Walking loss more rapid among marginalized MS patients in US

Study ties greater impairment to factors like Black race, older age, female sex

Steve Bryson, PhD avatar

by Steve Bryson, PhD |

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An illustration showing a woman who's walking.

People with multiple sclerosis (MS) with a rapid decline in walking abilities were more likely to be older when first examined, female, or Black, according to a large data study in the U.S.

Other factors associated with worsening walking impairment over time included living with MS longer, having progressive disease, more severe depressive symptoms, relying on public health insurance, and living in a location with a lower socioeconomic status.

These findings highlight that socially disadvantaged and economically marginalized MS patients in the U.S. are the most vulnerable to declines in walking abilities, the researchers said.

The study, “Long-term trajectories of ambulatory impairment in multiple sclerosis,” was published in the Multiple Sclerosis Journal.

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MS walking difficulties common as the disease progresses

MS is marked by an autoimmune response targeting the brain and spinal cord. It can present a wide range of disease symptoms that vary from person to person, depending on which parts of the nervous system are affected.

A large majority of MS patients experience changes in normal walking patterns, or ambulatory dysfunction, with about 90% considerably affected 10 years after symptom onset.

The timed 25-foot walk (T25-FW), a test that measures how long it takes to walk 25 feet, is a common objective measure of walking speed in MS and is routinely used in clinical practice and research to assess ambulatory function.

Researchers based at Case Western Reserve University, in Ohio, analyzed T25-FW measures collected from 7,683 people with MS. Their goal was to identify distinct subgroups with different changes in walking abilities over time.

Disease duration was a mean of 10 years, and 73% of the population was female, with 85% identifying as white and 12% as Black. Among them, 72% were diagnosed with relapsing forms of MS, and 20% had either primary progressive MS or secondary progressive MS.

Six classes of walking impairment were identified based on T25-FW patterns. Class 1 included those with very minimal but worsening impairment (7.2% of patients), class 2 had minimal impairment (22.3%), and class 3 indicated mild impairment (26.4%). Class 4 denoted moderate impairment (19.1%), class 5 high impairment (15.1%), and class 6 represented very high impairment (9.9%).

Black patients at first visit were 4% of least affected group, 20% of those most affected

Age at baseline, or the first visit to the clinic for MS, and disease duration increased with worsening impairment across subgroups. For example, the mean age at baseline was 38 years in class 1 compared with 53.5 in class 6. Likewise, the disease duration in class 1 was a mean of 5.8 years, while it was 15.5 years in class 6.

Several other factors also changed with class assignment. For example, Black MS patients comprised 4% of class 1 and 20% of class 6 at baseline. Women, likewise, were 56%  class 1’s population, and 71% to 76% of all other subgroups with greater walking difficulties.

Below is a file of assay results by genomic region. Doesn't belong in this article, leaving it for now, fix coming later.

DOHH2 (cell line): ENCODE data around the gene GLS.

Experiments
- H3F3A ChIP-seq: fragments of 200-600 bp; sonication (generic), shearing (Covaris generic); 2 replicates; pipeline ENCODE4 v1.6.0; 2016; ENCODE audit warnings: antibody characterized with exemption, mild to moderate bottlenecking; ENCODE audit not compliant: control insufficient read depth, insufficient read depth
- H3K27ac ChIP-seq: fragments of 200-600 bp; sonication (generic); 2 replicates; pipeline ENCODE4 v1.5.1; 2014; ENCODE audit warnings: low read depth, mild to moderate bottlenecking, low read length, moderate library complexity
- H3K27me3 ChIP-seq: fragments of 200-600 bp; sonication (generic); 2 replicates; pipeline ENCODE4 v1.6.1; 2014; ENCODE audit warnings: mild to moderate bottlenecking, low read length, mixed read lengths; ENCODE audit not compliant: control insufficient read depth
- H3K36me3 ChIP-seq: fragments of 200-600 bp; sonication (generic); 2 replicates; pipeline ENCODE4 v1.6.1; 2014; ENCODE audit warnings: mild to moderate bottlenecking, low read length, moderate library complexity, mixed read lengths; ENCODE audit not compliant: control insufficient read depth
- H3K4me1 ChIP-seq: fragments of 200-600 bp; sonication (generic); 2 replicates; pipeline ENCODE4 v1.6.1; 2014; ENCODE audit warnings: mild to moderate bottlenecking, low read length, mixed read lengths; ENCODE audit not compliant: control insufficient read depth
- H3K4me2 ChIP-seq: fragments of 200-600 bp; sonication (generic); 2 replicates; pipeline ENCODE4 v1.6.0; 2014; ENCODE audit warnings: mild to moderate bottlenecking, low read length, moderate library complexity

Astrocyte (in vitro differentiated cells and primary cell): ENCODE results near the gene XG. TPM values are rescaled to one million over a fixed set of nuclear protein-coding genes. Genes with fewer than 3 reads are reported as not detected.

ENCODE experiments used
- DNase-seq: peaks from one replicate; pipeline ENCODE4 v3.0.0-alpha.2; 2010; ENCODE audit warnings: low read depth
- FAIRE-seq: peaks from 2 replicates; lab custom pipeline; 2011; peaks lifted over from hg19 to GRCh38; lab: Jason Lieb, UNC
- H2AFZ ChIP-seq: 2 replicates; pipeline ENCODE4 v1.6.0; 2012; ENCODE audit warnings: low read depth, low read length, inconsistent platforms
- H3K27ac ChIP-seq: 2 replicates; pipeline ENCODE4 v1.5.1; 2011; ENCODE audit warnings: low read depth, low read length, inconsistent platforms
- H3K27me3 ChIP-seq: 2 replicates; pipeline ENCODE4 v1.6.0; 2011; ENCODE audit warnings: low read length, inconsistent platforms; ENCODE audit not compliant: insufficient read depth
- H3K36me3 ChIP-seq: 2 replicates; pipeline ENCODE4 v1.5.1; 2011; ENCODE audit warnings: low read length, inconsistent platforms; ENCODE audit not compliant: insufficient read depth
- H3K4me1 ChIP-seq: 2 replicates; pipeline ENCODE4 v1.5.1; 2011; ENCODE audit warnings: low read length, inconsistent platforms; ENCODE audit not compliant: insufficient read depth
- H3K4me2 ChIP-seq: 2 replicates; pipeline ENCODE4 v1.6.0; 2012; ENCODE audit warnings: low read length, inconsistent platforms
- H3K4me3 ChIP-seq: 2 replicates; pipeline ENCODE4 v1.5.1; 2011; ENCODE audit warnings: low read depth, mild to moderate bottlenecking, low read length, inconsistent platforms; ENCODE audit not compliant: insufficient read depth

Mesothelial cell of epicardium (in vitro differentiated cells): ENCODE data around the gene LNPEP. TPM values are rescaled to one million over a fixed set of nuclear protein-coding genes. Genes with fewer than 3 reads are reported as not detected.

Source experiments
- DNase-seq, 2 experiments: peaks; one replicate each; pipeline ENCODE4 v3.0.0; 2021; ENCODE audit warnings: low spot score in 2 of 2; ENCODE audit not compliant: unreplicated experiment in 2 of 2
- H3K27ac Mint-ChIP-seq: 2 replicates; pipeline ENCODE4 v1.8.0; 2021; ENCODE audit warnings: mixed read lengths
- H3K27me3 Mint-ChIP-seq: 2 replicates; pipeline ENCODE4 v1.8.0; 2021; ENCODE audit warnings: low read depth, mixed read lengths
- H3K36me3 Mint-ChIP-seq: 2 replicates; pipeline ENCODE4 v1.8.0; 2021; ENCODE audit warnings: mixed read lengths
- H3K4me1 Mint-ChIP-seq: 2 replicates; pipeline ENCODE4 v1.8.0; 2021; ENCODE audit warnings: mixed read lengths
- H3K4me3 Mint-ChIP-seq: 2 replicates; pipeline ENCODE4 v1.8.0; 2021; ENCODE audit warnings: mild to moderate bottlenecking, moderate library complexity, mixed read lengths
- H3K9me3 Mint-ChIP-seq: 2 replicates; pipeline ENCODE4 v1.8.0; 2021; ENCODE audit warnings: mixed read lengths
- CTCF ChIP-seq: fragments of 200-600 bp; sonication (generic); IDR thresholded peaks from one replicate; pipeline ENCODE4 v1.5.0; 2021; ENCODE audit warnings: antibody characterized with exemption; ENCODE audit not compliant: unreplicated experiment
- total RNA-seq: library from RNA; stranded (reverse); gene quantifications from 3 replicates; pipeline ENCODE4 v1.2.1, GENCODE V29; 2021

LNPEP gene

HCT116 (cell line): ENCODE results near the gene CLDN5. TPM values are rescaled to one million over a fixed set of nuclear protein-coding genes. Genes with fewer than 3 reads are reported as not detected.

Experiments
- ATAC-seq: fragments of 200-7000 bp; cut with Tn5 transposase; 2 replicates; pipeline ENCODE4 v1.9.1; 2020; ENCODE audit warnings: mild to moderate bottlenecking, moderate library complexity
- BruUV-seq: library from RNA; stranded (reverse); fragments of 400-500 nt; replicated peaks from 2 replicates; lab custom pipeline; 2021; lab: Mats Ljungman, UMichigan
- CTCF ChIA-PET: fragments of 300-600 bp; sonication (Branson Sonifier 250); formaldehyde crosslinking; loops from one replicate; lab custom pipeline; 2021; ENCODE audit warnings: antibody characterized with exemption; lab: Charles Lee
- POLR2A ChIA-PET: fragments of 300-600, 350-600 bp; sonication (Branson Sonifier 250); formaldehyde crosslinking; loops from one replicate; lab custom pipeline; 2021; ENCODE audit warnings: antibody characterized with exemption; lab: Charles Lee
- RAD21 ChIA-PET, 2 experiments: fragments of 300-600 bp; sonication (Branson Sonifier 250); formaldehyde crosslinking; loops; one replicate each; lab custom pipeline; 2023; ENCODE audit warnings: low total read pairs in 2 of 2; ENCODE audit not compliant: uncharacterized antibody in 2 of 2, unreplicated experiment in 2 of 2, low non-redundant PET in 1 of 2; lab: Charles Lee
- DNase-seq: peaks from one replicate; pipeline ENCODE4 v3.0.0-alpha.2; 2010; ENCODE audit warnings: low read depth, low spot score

Overall, assignment to a subgroup by increasing degrees of impairment were independently and significantly associated with various factors.

Such factors included older age, being female, being Black, living with MS longer, having progressive disease, experiencing depressive symptoms, smoking (current or in past), being divorced, insurance via Medicaid/Medicare, and residing in an area with a lower socioeconomic status.

Three attributes “were the strongest predictors of membership to the most impaired trajectories,” the researchers wrote. They were to “have progressive disease, be Black (vs White), and be Medicaid/Medicare beneficiaries.”

Depressive symptoms also seen to factor in a decline in walking abilities

A separate analysis focusing on 2,591 individuals diagnosed with MS five or fewer years ago found similarities with the entire study group.

This analysis identified eight classes, from class 1 with very minimal impairment with eventual worsening to very stable high impairment in class 8. While class 3 started with minimal impairment and class 6 with moderate impairment, both rapidly converged with very high impairment subgroups over time.

Here, those with rapid progression were more likely to be Black, have high blood pressure, more depressive symptoms, and live in an area considered “deprived” by socioeconomic status. Classes 3 and 6 also had a higher number of current smokers.

“Black patients comprised 5% of Class 1 and 26% of Class 8,” the researchers noted. Likewise, “11.6% of Black patients and 29.3% of White patients were in Classes 1 and 2 compared to 27.4% of Black patients and 11.7% of White patients in Classes 7 and 8.”

Early stage MS patients with a decline in walking abilities (classes 6-8) were similar regarding marital status, insurance overage, depressive symptom severity, and socioeconomic status.

“We identified novel subgroups of MS patients with distinct long-term ambulatory impairment trajectories,” the researchers concluded.

“These results underscore that socially disadvantaged and economically marginalized MS patients are the most vulnerable for more severe ambulatory impairment, and are therefore the patients who may benefit most from health promotion and tailored care plans,” they added.